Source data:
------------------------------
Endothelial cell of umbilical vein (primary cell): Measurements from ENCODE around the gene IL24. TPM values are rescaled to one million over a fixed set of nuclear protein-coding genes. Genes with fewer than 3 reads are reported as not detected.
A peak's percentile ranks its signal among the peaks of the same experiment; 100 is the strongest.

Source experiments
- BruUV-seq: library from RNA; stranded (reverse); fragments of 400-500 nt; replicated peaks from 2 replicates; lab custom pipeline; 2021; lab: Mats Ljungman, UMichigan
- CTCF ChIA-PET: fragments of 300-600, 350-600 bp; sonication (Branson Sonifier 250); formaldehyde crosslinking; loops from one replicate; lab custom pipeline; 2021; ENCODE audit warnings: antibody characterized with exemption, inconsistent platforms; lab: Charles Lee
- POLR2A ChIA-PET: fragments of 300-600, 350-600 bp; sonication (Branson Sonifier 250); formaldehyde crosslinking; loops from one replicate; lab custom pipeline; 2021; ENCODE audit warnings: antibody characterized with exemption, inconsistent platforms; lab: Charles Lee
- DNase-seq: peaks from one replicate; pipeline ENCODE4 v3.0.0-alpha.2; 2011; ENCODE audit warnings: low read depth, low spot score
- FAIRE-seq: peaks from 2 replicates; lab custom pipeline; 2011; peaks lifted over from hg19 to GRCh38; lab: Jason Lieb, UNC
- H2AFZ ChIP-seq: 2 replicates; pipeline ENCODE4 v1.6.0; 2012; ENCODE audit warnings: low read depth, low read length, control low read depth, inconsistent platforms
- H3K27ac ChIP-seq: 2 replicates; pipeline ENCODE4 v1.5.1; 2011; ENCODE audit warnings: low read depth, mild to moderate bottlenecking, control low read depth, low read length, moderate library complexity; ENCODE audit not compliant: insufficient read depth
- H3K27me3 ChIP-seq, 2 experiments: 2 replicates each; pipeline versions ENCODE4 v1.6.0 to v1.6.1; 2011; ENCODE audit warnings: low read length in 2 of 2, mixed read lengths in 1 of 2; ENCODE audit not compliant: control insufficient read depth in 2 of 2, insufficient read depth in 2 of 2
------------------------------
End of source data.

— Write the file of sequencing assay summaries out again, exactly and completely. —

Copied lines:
Endothelial cell of umbilical vein (primary cell): Measurements from ENCODE around the gene IL24. TPM values are rescaled to one million over a fixed set of nuclear protein-coding genes. Genes with fewer than 3 reads are reported as not detected.
A peak's percentile ranks its signal among the peaks of the same experiment; 100 is the strongest.

Source experiments
- BruUV-seq: library from RNA; stranded (reverse); fragments of 400-500 nt; replicated peaks from 2 replicates; lab custom pipeline; 2021; lab: Mats Ljungman, UMichigan
- CTCF ChIA-PET: fragments of 300-600, 350-600 bp; sonication (Branson Sonifier 250); formaldehyde crosslinking; loops from one replicate; lab custom pipeline; 2021; ENCODE audit warnings: antibody characterized with exemption, inconsistent platforms; lab: Charles Lee
- POLR2A ChIA-PET: fragments of 300-600, 350-600 bp; sonication (Branson Sonifier 250); formaldehyde crosslinking; loops from one replicate; lab custom pipeline; 2021; ENCODE audit warnings: antibody characterized with exemption, inconsistent platforms; lab: Charles Lee
- DNase-seq: peaks from one replicate; pipeline ENCODE4 v3.0.0-alpha.2; 2011; ENCODE audit warnings: low read depth, low spot score
- FAIRE-seq: peaks from 2 replicates; lab custom pipeline; 2011; peaks lifted over from hg19 to GRCh38; lab: Jason Lieb, UNC
- H2AFZ ChIP-seq: 2 replicates; pipeline ENCODE4 v1.6.0; 2012; ENCODE audit warnings: low read depth, low read length, control low read depth, inconsistent platforms
- H3K27ac ChIP-seq: 2 replicates; pipeline ENCODE4 v1.5.1; 2011; ENCODE audit warnings: low read depth, mild to moderate bottlenecking, control low read depth, low read length, moderate library complexity; ENCODE audit not compliant: insufficient read depth
- H3K27me3 ChIP-seq, 2 experiments: 2 replicates each; pipeline versions ENCODE4 v1.6.0 to v1.6.1; 2011; ENCODE audit warnings: low read length in 2 of 2, mixed read lengths in 1 of 2; ENCODE audit not compliant: control insufficient read depth in 2 of 2, insufficient read depth in 2 of 2